“You’ll find I’m not stupid, in spite of what your boss might think.”
“Ah…Boss?” He scratched the back of his hair, tipping the front of his hat a little.
“Yeah. Charles. The world’s last remaining male chauvinist pig. Boss Hogg, in a Cadillac truck instead of his trademark white convertible. Give him my regards.”
Her middle fingers raised in another rebellious salute.
His eyebrows lifted. “Doesn’t sound like he put his best foot forward.”
“Just let him know that next time, his foot better have a bullet-proof boot on, cause I’ll be comin out with my twelve-gauge. And let him know I thought over his offer.”
Cleve’s eyes lit. “And?”
“You’re probably shy about giving your boss the bird, even though it’s a message, so just tell him, ‘Not everybody can be bought, and there are a million five reasons why,’ okay?”
His eyes widened. “Ah. Wasn’t too persuasive, then?”
“Definitely not a people person, that Chaz. I thought his lawyers were bad. You must be his new, what, manager? Ranch foreman?”
Big fingers rubbed over his chin.“Somethin like that.”
Why was the guy so confused? Maybe the thin air starved his brain of oxygen. Seemed nice enough. Too bad he’d gotten hooked up with such a peckerwood. “Well, it’s been nice meeting you, Cleve. Good luck with Boss. Is there a Mrs. Hogg—I mean Howell?”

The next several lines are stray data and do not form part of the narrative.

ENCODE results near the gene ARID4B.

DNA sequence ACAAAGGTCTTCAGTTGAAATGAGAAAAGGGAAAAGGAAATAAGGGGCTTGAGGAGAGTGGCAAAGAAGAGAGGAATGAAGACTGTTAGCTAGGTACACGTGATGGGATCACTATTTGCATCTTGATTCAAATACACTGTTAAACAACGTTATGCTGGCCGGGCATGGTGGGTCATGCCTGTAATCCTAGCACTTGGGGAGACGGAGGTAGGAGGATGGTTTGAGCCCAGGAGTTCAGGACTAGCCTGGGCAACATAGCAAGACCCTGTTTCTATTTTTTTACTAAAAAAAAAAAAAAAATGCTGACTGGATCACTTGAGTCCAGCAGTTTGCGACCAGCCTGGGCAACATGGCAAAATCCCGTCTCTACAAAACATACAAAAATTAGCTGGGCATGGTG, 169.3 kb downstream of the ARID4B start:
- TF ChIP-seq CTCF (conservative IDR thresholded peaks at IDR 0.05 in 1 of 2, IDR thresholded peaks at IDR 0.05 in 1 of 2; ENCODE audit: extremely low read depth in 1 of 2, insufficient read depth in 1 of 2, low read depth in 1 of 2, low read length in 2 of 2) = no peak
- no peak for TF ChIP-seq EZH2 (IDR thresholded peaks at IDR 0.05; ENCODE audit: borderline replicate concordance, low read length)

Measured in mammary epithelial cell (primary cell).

He grinned. “Not yet.”
“I’d say his chances keep getting thinner as his waist gets thicker, and women get more crazy ideas in their heads about equal opportunities, all that Women’s Lip nonsense.” The mere thought of Chaz’s asinine ideals had sent her hands to her hips again. Damn. “I need to get back and do something domestic around the house now.”
With a wave over her shoulder, she started back down the hill.
“Wait!” Cleve followed down the hill on his side of the fence. “You want some help when you put up this part-time fence?”
Work with the cattlemen? She’d be damned if she’d ever take help from Chaz, but Cleve seemed friendly. And cute. Shaking off cute, she shrugged. “Sure.”
“Wanta do it tomorrow? Same time?”
“I’ve, um, got a…date.” And why did she say that? Why should she want him to think she had a date? “How ’bout Sunday.”
“Sunday it is,” he answered with a smile.
Damn fine smile he had. George Strait fine.
As she walked away, she called back, “Don’t forget your gloves!”
Criminy. She stopped again.
“You startin at the top, or bottom?”
“Top. If we get to the bottom, I’ll feed you lunch.”
FAVORITE QUOTE: “Hey, Texas.” She leaned toward him, elbows on the table. “Let’s not go back to work today.” — Kiersten
Born and raised in itty-bitty Rifle, Colorado, Autumn Piper studiously avoided trouble…but is now inclined toward it, particularly in her novels. She thinks the best things in life are funny, and the runners-up, romantic.
An admitted carb addict, Autumn writes, edits, manages two teenagers, one husband and many supersize houseplants, and does the cooking and cleaning when forced to.